I’d never thought that a spring break jaunt could change a person. But sometime during the Classical Studies 112 class trip to Sicily, I became a true classicist.Maybe it was the hills and fields of Mount Etna, the rural landscapes Pindar wrote about in his epinician odes. Maybe it was our visit to Palermo, Marsala, Siracusa, Piazza Amerina, and the Egadi Islands. Whether all or one, the effect was transformative.A required course for classics concentrators at Harvard, “Regional Study of Sicily” is unlike any other class I have taken. Just as important as the all-expenses-paid trip was the chance to get to know my classmates and professors on a personal level, while getting physically and intellectually closer to the sites and monuments we have studied for years.Our first stop was Palermo, Sicily’s largest city, and the Norman Palace with its famous Palatine Chapel. While the overwhelming mosaics commanded our attention, one of our professors pointed out the polychrome marble floor: Its design elements, like the purple porphyry discs, he told us, were spolia — reused building stones stripped from a Roman structure dating even further back in the city’s history. The Capuchin catacombs were just as intriguing. Beginning in 1599, Palermo’s elite mummified their dead and displayed them inside the maze of the catacombs, where their relatives and friends could visit them.The interior of the Ear of Dionysius, a cave famous for its acoustic properties. Photo by Matthew DeShaw ’18On day three, we arrived in Segesta, a site famous for its unfinished Greek-style temple. Segesta was a settlement of Elymians, an indigenous group who served as intermediaries between the dominant powers in Sicily — the Carthaginians, Greeks, and Romans— at any given time. The temple was apparently built to appeal to the Greeks, but left unfinished to appeal to the Carthaginians.From Segesta we traveled to Trapani, and from there to the Egadi Islands, the site of an instrumental naval battle between the Romans and Carthaginians. While the history is fascinating, some of us were more taken with the ruined castle on the hill overlooking the city. After an arduous, steep climb, the view from one of the towers rewarded us with the most remarkable vista in all of the islands.Our next stop was the capital of Sicily’s wine country, Marsala. While the wine was sweet, the island of Motya, a Carthaginian city destroyed in 397 B.C., was sweeter. Its ruins, some now below the tidewater, hinted at its former grandeur, and a few of us waded through the icy water to walk on the sunken causeway. At Selinunte, a ruined Greek seaport with five temples, we had the amazing experience of climbing the ruins of Temple C, traversing it like an obstacle course from one end to the other.The Greek Theatre in Siracusa (Syracuse), once the most powerful Greek city on the island of Sicily. Photo by Matthew DeShaw ’18A four-hour bus ride, with coastline giving way to fields and farms, took us into Sicily’s interior and the town of Piazza Armerina, known for its isolation and its more than 100 churches. At the Villa Romana del Casale, we saw its famous mosaics, like the Great Hunt, firsthand.Our last stop was the site of my class presentation, Siracusa (Syracuse). Founded in either 734 or 733 B.C., Syracuse was once the most powerful Greek city in Sicily. It was amazing to stand in the land I have studied for so long. We stayed on the island of Ortygia, the old city center. Looking out over the Great Harbor, I remembered that this was the site where the Syracusan navy trapped the Athenian fleet at the end of their disastrous Sicilian expedition.The morning after, I presented the famous sites of the Syracuse Archaeological Park to the class: the gardens; a former stone quarry; the Ear of Dionysius, a cave famous for its acoustic properties; the Greek and Roman amphitheaters; and the Altar of Hieron II, a massive Hellenistic altar with no parallels in the classical world.The trip was finally capped as we made our way to Catania Airport at 3:30 a.m., and saw lava and smoke spilling from Mount Etna, which had erupted earlier. It was a fitting end to a transformative trip, in which a Harvard class was changed from classics scholars to classicists.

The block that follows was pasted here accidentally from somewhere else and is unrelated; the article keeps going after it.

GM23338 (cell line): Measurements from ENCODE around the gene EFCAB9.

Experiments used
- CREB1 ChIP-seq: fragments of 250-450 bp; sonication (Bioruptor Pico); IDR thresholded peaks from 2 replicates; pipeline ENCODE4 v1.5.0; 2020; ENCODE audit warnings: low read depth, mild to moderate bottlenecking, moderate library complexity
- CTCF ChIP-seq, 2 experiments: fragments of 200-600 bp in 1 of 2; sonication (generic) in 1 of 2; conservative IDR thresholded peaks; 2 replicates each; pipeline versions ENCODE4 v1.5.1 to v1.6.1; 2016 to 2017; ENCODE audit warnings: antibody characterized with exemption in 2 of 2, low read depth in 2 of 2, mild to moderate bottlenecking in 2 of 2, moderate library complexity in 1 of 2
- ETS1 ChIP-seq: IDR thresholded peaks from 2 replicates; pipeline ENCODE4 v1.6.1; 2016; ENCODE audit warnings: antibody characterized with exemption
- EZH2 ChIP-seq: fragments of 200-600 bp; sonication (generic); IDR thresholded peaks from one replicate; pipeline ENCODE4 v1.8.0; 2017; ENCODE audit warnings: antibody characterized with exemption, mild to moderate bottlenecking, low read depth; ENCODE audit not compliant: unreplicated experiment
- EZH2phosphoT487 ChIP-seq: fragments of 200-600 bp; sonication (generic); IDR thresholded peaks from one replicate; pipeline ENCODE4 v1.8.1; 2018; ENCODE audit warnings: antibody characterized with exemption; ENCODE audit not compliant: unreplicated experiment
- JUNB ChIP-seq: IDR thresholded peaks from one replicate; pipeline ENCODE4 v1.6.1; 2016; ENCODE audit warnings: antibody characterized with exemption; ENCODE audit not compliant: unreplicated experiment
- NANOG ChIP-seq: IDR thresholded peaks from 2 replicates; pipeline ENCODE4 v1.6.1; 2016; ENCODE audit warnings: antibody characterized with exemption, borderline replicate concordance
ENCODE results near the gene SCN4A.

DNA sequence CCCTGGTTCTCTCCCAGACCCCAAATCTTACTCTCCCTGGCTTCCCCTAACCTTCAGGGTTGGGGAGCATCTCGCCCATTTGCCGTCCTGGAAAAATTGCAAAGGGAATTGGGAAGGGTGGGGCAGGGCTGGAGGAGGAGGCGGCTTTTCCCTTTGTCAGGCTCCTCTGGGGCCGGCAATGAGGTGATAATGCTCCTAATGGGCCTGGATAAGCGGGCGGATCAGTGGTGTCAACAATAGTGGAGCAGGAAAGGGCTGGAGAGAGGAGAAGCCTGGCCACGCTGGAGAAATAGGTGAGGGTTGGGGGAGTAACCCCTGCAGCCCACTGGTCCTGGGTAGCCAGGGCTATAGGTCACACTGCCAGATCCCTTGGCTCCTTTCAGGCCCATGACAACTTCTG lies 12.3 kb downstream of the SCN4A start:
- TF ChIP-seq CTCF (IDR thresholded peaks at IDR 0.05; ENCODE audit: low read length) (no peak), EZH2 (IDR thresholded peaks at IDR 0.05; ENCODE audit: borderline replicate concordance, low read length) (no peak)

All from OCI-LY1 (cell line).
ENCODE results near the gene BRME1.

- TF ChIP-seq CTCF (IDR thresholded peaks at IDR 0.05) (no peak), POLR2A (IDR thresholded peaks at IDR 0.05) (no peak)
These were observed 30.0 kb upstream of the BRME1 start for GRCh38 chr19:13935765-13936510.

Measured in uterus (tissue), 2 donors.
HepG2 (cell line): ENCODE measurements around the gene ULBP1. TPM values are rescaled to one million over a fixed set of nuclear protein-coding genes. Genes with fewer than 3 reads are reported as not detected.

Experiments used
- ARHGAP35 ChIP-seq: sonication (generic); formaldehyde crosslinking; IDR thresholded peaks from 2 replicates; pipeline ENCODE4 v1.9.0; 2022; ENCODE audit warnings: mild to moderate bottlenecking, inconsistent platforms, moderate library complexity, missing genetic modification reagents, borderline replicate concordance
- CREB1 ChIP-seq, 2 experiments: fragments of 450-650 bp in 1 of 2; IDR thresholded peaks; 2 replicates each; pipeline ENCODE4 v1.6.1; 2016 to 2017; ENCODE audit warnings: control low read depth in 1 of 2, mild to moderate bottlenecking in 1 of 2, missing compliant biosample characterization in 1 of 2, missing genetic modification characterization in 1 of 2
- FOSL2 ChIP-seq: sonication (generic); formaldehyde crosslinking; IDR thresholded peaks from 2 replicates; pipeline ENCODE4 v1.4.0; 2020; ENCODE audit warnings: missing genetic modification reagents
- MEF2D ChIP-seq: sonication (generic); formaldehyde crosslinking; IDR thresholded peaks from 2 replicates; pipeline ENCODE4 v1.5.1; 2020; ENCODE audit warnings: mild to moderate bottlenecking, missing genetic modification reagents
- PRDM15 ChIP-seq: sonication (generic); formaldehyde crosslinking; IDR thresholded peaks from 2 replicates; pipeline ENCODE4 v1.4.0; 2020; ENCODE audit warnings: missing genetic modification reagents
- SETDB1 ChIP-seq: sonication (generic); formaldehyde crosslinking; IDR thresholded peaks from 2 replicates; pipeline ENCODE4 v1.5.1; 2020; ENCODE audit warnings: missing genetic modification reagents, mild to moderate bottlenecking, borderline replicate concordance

PRINGLE, S.D. (AP) — A South Dakota judge has ordered a secretive polygamous sect to sell it’s compound in the Black Hills to pay for a lawsuit settlement. Court documents show that a South Dakota sheriff has been ordered to sell the Fundamentalist Church of Jesus Christ of Latter-Day Saints’ property near Pringle in Custer County. The sect still owes nearly $1.7 million to three men as part of a 2017 settlement in federal court. Sheriff Marty Mechaley says the 140-acre property will be sold during an auction on Feb. 25 at the Custer County Courthouse. The compound sits along a gravel road and is shielded from view by tall pine trees, a privacy fence and a guard tower.
Juan Mata fired Chelsea to a dramatic late victory against Manchester United as the Blues took another step towards a place in next season’s Champions League.The Spaniard was Chelsea’s best player throughout a dire game at Old Trafford and finished a sweeping counterattack in the 87th minute as he drilled low into the bottom corner.United full-back Rafael was then sent off one minute from time for kicking out at Chelsea defender David Luiz in an extraordinary end to a game that lacked any spark and looked unlikely to produce a goal.The result sees the Blues move up to third in the Premier League table ahead of Wednesday’s crunch clash with London rivals Tottenham, while they are now one point ahead of fourth-placed Arsenal.The importance of the victory was evident in the triumphant celebrations in front of the away end at full-time and Chelsea are now well-placed to secure a top four finish this season.Sir Alex Ferguson made five changes to the side that drew with Arsenal, with David De Gea, Michael Carrick and Wayne Rooney among the players who dropped to the substitutes’ bench. Chelsea themselves made four changes to the side that reached the Europa League final on Thursday as Ashley Cole, Juan Mata, Oscar and Demba Ba returned to the starting line-up.Ferguson and his Chelsea counterpart Rafa Benitez have never seen eye-to-eye and did little to play down their feud ahead of the fixture with thinly veiled barbs directed at each other in their pre-match press conferences.But the two men shook hands before kick-off, a gesture that seemed to be interpreted by the players as a signal to drop arms during a lacklustre first half that felt more like a testimonial than an end-of-season clash between two of the biggest clubs in the country.United lacked any vibrancy in their attacking play while Chelsea were happy to keep men behind the ball, sit deep and play on the counter-attack.It was a tactic that nearly paid off in the 14th minute when Oscar broke down the right side, cut in to the United penalty area and toe-poked a right-footed shot that Anders Lindegaard managed to tip on to the near post before gratefully collecting the rebound. At the other end, Robin van Persie could only head straight at Chelsea goalkeeper Petr Cech and the Premier League’s top scorer then shot just wide as he latched on to a pass from Ryan Giggs three minutes before the break.There was no improvement after the restart as the teams continued to cancel each other out.Then, out of nowhere, Chelsea found the winner. Ramires broke down the middle and fed Oscar, who played a first-time pass for Mata and the Spaniard fired a sweet low drive across goal into the bottom corner via the post.The goal completely changed the atmosphere at Old Trafford and moments later Rafael was sent off after hacking down Luiz by the corner flag.